Studies show discrepancies between self- and observer-ratings of empathy among
medical students. Presently, there has been limited data and discussion exploring this
finding. This study explored the discrepancies between self- and observer-ratings of
empathy by comparing individual differences among medical students. Specifically,
whether medical students who demonstrated discrepancies in self- and observer-ratings
of empathy differ from those who did not demonstrate discrepancies, with regards to
personality, attachment, and clinical competence.
Sixty medical students participated in the study. Empathy was rated by an independent
observer during simulated patient encounters. In addition, empathy was self-rated using
the Jefferson Scale of Physician Empathy (student version). Personality was measured
using the Big Five Inventory and attachment was assessed using the Experiences in
Close Relationships Questionnaire. Clinical competence was evaluated by medical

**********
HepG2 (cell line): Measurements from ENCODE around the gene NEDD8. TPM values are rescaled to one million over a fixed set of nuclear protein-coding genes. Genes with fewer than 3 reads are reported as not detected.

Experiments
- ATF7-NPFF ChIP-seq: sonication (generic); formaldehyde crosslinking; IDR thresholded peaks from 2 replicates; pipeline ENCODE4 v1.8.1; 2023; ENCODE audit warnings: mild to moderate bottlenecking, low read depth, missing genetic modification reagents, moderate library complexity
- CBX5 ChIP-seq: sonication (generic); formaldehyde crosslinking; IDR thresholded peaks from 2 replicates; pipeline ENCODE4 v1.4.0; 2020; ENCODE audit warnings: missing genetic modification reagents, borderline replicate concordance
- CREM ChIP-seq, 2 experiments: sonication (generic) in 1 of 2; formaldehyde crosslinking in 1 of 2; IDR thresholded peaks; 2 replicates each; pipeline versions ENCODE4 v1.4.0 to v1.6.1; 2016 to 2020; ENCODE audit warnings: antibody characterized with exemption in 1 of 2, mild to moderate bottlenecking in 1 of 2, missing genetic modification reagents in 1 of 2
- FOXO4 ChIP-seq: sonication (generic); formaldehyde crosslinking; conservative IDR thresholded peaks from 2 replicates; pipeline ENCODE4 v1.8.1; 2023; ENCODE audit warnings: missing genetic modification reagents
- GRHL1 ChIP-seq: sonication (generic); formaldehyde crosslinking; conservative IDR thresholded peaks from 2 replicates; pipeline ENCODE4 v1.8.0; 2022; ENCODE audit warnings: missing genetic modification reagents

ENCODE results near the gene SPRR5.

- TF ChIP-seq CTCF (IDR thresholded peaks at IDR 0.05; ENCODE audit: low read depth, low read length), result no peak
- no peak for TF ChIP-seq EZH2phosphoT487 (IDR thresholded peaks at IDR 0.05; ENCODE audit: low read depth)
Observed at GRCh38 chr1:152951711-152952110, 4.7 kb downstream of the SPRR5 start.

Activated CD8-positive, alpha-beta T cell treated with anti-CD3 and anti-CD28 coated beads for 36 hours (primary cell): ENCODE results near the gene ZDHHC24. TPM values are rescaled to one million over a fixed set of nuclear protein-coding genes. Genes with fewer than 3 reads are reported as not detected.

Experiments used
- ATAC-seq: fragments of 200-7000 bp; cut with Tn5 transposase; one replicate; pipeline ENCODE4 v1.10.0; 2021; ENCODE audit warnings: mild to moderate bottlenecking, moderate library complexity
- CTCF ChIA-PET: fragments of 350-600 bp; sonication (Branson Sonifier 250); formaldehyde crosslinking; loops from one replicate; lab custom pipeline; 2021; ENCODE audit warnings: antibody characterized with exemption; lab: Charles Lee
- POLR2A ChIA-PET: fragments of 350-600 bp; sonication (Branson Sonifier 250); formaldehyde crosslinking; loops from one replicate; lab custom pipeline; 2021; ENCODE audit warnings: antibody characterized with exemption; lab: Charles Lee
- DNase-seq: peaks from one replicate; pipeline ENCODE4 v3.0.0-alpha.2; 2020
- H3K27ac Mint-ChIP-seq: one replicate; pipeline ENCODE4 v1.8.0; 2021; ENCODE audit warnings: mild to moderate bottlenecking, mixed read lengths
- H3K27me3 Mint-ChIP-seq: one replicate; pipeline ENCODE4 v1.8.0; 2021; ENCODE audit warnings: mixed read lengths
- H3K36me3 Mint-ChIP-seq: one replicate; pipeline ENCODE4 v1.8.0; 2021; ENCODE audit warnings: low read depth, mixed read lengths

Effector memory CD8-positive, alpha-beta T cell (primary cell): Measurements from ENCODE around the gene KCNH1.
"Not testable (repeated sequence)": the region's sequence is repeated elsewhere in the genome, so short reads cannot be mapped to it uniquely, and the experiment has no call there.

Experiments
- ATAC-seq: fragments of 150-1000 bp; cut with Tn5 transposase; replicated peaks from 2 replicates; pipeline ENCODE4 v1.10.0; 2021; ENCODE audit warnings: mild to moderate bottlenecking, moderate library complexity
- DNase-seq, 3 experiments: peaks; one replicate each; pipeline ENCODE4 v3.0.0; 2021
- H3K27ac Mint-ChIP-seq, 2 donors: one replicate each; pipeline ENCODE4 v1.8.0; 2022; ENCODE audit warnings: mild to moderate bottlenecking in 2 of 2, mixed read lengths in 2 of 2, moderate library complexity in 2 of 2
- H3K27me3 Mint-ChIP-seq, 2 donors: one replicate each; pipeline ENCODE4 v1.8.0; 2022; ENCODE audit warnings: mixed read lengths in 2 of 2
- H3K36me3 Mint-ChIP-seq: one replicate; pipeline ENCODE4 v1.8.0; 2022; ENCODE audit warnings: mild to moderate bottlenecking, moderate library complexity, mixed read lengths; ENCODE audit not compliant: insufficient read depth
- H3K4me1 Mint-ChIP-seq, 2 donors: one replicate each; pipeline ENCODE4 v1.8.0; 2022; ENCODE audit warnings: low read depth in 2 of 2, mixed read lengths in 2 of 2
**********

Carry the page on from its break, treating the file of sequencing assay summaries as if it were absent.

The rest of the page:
examiners during an Objective Structured Clinical Examination.
Results: The majority of students performed in accordance with their self-ratings of
empathy. Of those students who had discrepant scores, the majority had inflated selfratings
as opposed to higher observer-ratings. A one-way ANOVA revealed significant
differences between the groups on extraversion, openness, and total competence scores.
It appears that students differ with regards to extraversion, openness, and total competence.
We propose that a deficit in metacognitive abilities, in addition to lower clinical competence,
affects medical student's abilities to provide accurate self-assessments. Furthermore,
in the minority of cases, it appears that medical students learn that it pays to adopt the
view that “if you cannot feel it, fake it”.